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Why the Israeli ‘Euphoria’ creator couldn’t wait to go to jail

In ‘Bad Boy,’ Ron Leshem and Hagar Ben-Asher tell the story of a troubled, funny teen prisoner

When Ron Leshem, the creator of the Israeli Euphoria and HBO’s Valley of Tears was a 20-something journalist, he embedded himself in a prison where the inmates were even younger than he was. 

Leshem was there to report on the outcomes of kids who were born to mothers in jail, many of whom ended up in the system before they were 15.

“I fell in love with the story in a sense that it’s nothing like any ordinary prison,” Leshem, 46, said in a Zoom conversation. “It’s a kindergarten. It’s so many different things, but it breaks your heart. Most of them didn’t really have a chance to be anything else but this. I felt the story needs to be told but it took almost 20 years to figure out how.”

The answer arrived only recently, when producer Tmira Yardeni told Leshem that one of the boys he encountered, grew up to become a successful standup comedian Daniel Chen. Despite rising fame, Chen was able to keep his past under wraps. But now, Chen’s story is the focus of Leshem’s TV show Bad Boy, which had its world premiere Tuesday at the Toronto International Film Festival. Though the series is purportedly “based on a true story,” Leshem and his co-creator Hagar Ben-Asher, who directed the eight episodes, still aren’t sure how much of its action actually happened.

Daniel is a comedian,” said Ben-Asher, 44, an award-winning Israeli director, who’s worked on American shows Bosch: Legacy and City on a Hill and helmed the 2018 prison drama Dead Women Walking.His stories are based on the way that he remembers things — meaning we don’t know if they’re true, if they’re not.”

Bad Boy begins with the adult Chen playing a version of himself, running through the order of his jokes in his dressing room mirror before flashing back to his life in the Abu Khabir juvenile detention center. 

The 13-year-old Chen, then known as Dean Sheyman, runs afoul of the law after bringing home a gun from a class field trip. The story he tells of how he found the gun is both funny and exceedingly unreliable.

Scrawny and new to the prison ecosystem, Dean, played by Guy Menaster, is placed with a cellmate rumored to be a murderous sociopath (Havtamo Farada as Zion Zoro) and the two form an uneasy bond. While Dean is identified as a white kid, Zoro is Black, a member of Israel’s African Jewish minority, which often faces discrimination. But Leshem said the juvenile prison appealed to him as a place where the usual social order in Israel is suspended.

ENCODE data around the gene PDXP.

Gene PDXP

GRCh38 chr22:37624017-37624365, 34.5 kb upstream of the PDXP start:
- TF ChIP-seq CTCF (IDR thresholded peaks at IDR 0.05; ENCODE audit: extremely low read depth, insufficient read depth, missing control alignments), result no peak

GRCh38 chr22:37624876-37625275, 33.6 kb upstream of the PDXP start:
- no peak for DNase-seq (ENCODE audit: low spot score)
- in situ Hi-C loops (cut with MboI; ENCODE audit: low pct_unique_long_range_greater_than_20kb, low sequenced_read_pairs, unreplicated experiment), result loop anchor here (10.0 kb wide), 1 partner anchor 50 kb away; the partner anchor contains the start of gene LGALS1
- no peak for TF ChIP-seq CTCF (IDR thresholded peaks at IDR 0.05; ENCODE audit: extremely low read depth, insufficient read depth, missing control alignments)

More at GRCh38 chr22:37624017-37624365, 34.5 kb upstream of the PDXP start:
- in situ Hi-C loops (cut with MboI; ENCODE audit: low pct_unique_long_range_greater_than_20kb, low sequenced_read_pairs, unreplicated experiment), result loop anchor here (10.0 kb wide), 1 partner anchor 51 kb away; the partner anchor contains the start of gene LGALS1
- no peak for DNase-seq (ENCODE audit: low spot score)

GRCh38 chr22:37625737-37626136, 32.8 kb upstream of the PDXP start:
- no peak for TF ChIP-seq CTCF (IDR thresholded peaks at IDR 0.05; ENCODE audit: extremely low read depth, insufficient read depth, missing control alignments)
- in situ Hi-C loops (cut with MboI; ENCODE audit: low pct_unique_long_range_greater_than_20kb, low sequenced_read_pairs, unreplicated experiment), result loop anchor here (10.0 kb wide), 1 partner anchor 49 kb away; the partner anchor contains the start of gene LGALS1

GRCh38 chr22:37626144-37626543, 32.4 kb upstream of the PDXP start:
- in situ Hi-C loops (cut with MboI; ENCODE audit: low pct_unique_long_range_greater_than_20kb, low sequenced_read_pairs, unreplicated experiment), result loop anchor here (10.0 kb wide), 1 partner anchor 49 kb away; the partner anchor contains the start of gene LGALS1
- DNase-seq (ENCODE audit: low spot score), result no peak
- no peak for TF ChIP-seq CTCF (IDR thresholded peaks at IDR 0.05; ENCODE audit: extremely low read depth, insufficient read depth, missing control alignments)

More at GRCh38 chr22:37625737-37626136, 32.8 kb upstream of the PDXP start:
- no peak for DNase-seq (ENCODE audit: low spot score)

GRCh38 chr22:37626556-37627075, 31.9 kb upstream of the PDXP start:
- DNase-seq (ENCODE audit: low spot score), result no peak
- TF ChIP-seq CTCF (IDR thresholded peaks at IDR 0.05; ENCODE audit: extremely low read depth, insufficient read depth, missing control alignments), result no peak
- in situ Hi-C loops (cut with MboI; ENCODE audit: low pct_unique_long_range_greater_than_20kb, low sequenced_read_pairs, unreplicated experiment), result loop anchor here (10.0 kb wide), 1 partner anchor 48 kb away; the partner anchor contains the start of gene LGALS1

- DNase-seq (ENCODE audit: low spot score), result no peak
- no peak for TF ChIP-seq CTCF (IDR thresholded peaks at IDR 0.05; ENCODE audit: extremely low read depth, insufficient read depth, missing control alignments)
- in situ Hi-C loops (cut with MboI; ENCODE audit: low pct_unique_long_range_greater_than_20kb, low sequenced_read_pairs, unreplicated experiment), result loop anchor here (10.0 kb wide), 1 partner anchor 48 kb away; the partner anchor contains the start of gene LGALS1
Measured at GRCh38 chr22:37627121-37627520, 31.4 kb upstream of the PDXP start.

“Society doesn’t penetrate into it with its bad habits and prejudices and everything,” said Leshem, who added that the treatment for juvenile offenders in the U.S. is often much worse than in Israel. “Sometimes with the kids you have a love story between an ultra-Orthodox boy and an Arab boy — everything can happen over there. It is a disorientation from time and space, so it’s kind of a spaceship floating.”

Bad Boy filmed in two defunct prisons and constructed the main prison set on the grounds of scout’s camp. Such large-scale set building is rare for Israeli TV. Though Ben-Asher and Leshem are now well established in the U.S. (Leshem lives in Boston and Ben-Asher is based in New York), they knew they wanted to tell this story amid the “beautiful chaos” of their home country’s film industry.

“When you’re producing or directing or creating an American show, the cost of one episode is equal to five seasons in Israel. We’re doing 2% of the budget,” said Leshem, who produces the American version of his show Euphoria. 

The system in Israel often means shooting scenes for several episodes in a single day while a location is available. But while it’s less organized than filming for American television, it also affords the creators and directors more freedom. It’s a rare alchemy that may be the reason why Israel has birthed so many successful series.

“The Israeli audience is the most neurotic in the world but at the same time, you must create something that is mainstreamish,” said Leshem. This leads to “edgy mainstreamish” programming that is perhaps unique to Israel, where he says, life feels more vivid in its precariousness.

“There’s so much drama and tension in our everyday life in Israel,” Ben-Asher agreed. “The catastrophe is like a cloud about to rain or just black us out every moment, and I think that fear creates an urge to tell stories.”

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